Basic research into the origins of life continues to advance, despite the best efforts of creationists and IDiots to ignore it. Unlike the depictions presented by most evolution deniers, our understanding of prebiotic processes operating on the early Earth is actually quite advanced. Origins of life research is a vigorous field of study today and has progressed far beyond the early Miller-Urey experiments, though you wouldn’t know that from most popular media coverage of the topic. Our picture of the chain of events leading from simple organic molecules to self-replicating biomachines is still fuzzy, but nonetheless that fuzzy picture doesn’t include any blurry images of ghosts, ectoplasm or sky-giants reclining on a cloud and reaching down to engender life with a magic finger.
The consensus model in modern origins of life research is the RNA world model, in which life started as a simple RNA mechanism that could replicate itself, only later accumulating the complex bells and whistles (e.g. DNA, thousands of enzymes) that we see in the LUCA. The earliest life on Earth would have needed to operate without all those bells and whistles, using only a simple and robust complex of only a few molecules to get going. Some RNA sequences can catalyze their own replication in the absence of other enzymes, however up until now RNA studies have been unable to demonstrate sustained replication. No longer.
A new study by Tracey Lincoln and Gerald Joyce, both at the Scripps Institute of Oceanography, demonstrates in vitro RNA self-replication that sustains itself indefinitely. This is big news. As Phil Plait would say, this is HUGE! The new study – which was recently published online in Science magazine – shows that RNA molecules can be made to continuously generate copies of themselves in the presence of raw components. If the results hold up under peer review and independent confirmation, this study will be a giant step forward in demonstrating a plausible chain of events that could have led from geochemistry to biochemistry on the early Earth.
The Lincoln and Joyce study shows that at least two molecules of RNA can operate as a functional unit, binding together temporarily to form a working template that automatically builds a copy of itself. Once the copy is made the individual RNA subunits separate, but can recombine ad infinitum to generate further copies, as long as enough raw material is present. In their experiments the authors supplied different “starter” RNA strands having a variety of sequences, but all were relatively short chains of only a few bases. They found that most strand sequences were poor self-replicators, but a few particular sequences tended to naturally stand out in their ability to combine and replicate, and over time those particular RNA sequences would come to dominate the experimental system. With each replication event the most efficient RNA configurations would out-compete less efficient sequences, until there were only a few clear winners.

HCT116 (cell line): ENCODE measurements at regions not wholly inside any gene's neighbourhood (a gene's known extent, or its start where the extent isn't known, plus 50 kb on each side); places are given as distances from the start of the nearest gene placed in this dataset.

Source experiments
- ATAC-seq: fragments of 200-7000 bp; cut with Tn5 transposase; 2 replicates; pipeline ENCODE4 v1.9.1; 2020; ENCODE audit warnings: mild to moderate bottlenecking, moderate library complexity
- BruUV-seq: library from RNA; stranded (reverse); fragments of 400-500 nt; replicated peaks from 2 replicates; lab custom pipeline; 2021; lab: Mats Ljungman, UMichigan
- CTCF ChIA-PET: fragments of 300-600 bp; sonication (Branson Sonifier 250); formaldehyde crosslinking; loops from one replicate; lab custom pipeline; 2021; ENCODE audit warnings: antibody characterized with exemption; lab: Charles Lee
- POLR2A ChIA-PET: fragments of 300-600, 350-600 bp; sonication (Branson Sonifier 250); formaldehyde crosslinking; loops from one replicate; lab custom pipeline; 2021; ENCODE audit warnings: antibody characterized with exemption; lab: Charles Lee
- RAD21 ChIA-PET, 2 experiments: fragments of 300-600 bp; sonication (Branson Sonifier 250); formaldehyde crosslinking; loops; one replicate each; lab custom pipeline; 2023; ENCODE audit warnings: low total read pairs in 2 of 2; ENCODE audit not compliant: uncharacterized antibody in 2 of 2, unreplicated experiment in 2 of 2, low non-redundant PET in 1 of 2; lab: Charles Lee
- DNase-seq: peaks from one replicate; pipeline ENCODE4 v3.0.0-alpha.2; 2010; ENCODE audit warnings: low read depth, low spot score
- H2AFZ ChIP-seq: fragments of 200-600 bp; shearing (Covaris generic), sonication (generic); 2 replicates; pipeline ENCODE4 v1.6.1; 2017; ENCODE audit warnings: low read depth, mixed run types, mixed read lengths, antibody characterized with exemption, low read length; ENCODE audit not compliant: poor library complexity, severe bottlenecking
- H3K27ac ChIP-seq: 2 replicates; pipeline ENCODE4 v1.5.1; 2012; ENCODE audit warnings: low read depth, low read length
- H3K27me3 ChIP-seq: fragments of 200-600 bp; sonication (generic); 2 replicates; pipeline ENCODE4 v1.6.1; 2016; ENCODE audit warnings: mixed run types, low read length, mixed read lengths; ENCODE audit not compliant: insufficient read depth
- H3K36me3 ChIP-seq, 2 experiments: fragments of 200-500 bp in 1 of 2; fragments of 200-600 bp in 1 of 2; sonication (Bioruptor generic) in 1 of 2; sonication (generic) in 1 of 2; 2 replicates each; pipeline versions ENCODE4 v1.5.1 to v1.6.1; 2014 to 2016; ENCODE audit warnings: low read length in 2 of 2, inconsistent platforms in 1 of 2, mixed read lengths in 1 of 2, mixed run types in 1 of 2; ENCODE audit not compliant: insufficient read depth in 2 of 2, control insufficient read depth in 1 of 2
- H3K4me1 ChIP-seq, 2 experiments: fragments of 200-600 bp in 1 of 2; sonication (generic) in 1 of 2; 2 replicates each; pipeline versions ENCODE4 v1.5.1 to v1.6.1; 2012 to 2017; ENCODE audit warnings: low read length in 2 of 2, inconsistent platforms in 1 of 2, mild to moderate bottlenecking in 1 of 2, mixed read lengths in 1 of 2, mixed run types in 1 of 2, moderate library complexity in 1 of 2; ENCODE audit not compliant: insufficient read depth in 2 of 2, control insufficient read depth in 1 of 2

The results show that RNA can undergo a kind of molecular evolution by natural selection, where the selection pressure is the relative efficiency of chemical reactions among competing RNA sequences. Where two or more RNA molecules link up and form a particularly efficient replicator – simply by virtue of the laws of physical chemistry acting on the geometry of molecular bonds in the RNA construct – that particular RNA design will tend to dominate over others as it doubles itself again and again geometrically. Less efficient molecular designs cannot replicate fast enough to keep up, and their components eventually fall apart or are scavenged by more stable molecular bond arrangements in the RNA copying contest. Mutant mis-copies add additional diversity, and because chemical reactions occur in femtoseconds a wide variety of mutants can quickly emerge to push the replication efficiency higher and higher. It’s an elegant case of Mindless Design… blind chemistry pushing molecules up Mount Improbable.
I’ve discussed the idea of RNA molecular evolution previously in this blog, and it’s fascinating to see a working example of this process clearly demonstrated. The Lincoln and Joyce results show that in a complex system of competing RNA variants, some variants will naturally “cooperate” to yield spectacular results. The study also addresses a nagging problem in origins of life research, where modern cellular RNA units are typically very long – thousands of bases – but the longest in vitro self-replicating RNA sequences found until now were very short. Lincoln and Joyce demonstrate that the best copiers don’t have to be single molecules – they can be temporary associations of subunits – neatly circumventing the problem of life’s needing to start with giant RNA strands. Principal actors can co-opt smaller “helper” units, laying the groundwork for a system of core RNA units and satellite enzymes.
Thanks to Dr. Steven Novella’s Neurologica Blog for the heads-up on this new study. I now owe Dr. Novella a White Russian, which I shall supply him at TAM 7. So let it be written, so let it be done.